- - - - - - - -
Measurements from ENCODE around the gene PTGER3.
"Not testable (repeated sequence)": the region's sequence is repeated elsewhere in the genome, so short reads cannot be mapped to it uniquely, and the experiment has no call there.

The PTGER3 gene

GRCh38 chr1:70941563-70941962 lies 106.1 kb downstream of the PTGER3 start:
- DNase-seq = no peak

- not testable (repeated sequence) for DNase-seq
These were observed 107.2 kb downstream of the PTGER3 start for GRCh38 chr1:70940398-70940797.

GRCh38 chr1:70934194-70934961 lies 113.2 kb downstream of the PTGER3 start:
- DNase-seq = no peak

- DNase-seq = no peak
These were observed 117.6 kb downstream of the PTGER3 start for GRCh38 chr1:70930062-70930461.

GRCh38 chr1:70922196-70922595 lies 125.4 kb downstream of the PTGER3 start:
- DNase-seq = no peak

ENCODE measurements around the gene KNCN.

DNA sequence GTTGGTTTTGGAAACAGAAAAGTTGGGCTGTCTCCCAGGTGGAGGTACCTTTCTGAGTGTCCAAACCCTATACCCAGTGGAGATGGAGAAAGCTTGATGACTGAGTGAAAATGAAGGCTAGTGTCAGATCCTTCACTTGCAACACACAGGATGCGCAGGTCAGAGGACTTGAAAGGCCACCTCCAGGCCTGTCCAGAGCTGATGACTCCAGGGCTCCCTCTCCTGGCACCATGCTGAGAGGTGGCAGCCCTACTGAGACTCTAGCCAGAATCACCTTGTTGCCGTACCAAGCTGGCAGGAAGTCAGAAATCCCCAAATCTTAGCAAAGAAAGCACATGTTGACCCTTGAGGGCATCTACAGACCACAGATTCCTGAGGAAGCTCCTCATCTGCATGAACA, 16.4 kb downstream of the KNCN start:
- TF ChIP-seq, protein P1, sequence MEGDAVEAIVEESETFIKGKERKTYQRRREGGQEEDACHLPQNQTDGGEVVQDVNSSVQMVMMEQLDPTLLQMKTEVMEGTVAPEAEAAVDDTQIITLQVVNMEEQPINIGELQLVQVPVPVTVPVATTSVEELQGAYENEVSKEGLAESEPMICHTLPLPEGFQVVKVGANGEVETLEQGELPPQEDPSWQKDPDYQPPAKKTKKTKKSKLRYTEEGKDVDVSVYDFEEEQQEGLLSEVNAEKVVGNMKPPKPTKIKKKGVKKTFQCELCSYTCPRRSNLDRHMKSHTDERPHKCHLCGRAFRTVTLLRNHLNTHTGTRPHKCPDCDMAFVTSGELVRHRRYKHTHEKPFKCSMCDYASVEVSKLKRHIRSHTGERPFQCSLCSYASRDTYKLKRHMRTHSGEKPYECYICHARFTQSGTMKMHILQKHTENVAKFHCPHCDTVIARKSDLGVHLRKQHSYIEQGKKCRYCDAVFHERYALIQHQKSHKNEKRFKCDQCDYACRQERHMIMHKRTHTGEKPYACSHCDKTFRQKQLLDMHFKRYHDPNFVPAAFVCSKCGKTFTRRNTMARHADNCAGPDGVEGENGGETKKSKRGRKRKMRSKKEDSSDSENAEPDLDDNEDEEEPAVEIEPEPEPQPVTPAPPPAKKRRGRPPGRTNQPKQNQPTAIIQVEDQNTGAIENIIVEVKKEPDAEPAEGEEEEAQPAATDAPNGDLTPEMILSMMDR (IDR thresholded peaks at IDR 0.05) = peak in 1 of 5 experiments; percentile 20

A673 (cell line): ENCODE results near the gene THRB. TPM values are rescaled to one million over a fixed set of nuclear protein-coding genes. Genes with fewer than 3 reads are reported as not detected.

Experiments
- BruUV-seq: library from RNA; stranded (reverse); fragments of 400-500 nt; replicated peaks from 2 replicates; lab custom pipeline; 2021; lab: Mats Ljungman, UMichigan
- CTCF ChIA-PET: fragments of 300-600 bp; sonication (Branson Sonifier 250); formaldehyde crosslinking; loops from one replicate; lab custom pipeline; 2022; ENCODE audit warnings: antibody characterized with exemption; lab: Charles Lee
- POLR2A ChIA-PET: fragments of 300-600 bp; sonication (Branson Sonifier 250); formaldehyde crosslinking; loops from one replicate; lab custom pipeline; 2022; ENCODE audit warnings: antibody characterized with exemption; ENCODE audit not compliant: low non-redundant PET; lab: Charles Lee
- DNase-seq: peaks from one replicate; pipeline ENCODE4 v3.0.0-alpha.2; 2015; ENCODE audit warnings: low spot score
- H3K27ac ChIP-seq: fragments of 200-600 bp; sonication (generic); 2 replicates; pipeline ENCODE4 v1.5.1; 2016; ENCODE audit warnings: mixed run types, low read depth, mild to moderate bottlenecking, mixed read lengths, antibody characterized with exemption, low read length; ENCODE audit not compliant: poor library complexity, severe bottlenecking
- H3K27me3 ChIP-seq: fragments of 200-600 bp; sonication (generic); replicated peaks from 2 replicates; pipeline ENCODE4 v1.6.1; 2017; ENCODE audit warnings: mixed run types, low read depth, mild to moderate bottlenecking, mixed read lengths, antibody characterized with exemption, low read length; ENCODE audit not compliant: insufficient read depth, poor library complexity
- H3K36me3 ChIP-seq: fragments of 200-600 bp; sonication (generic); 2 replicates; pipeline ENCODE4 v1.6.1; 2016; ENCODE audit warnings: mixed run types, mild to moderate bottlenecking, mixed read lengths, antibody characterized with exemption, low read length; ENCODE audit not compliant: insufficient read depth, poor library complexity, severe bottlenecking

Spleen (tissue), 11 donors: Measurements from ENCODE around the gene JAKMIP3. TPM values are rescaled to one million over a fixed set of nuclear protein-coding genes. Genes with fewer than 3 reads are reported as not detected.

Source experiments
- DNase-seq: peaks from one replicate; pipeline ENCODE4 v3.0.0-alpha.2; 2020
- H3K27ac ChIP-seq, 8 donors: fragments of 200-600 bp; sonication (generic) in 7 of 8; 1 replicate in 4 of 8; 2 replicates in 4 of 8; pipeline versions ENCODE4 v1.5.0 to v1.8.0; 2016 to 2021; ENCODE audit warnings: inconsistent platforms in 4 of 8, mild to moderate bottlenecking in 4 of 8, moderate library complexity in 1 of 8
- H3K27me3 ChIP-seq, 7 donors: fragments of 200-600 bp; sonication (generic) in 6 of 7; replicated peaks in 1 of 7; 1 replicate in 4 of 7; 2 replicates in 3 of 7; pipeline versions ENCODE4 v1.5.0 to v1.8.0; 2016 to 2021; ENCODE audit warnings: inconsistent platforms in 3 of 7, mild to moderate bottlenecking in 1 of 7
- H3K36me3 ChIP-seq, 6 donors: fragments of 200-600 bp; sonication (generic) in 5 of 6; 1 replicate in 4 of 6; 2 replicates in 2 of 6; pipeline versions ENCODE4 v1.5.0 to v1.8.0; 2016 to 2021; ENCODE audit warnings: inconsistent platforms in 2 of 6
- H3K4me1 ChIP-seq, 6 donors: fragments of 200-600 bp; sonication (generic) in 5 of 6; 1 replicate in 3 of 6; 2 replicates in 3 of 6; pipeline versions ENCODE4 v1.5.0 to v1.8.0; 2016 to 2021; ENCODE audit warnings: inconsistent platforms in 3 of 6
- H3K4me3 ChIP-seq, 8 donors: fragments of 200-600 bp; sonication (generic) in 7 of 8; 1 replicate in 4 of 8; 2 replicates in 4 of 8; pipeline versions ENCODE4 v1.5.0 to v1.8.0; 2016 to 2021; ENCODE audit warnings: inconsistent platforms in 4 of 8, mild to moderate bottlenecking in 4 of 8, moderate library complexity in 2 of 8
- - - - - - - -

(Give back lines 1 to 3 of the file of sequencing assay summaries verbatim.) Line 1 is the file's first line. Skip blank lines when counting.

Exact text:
Measurements from ENCODE around the gene PTGER3.
"Not testable (repeated sequence)": the region's sequence is repeated elsewhere in the genome, so short reads cannot be mapped to it uniquely, and the experiment has no call there.

The PTGER3 gene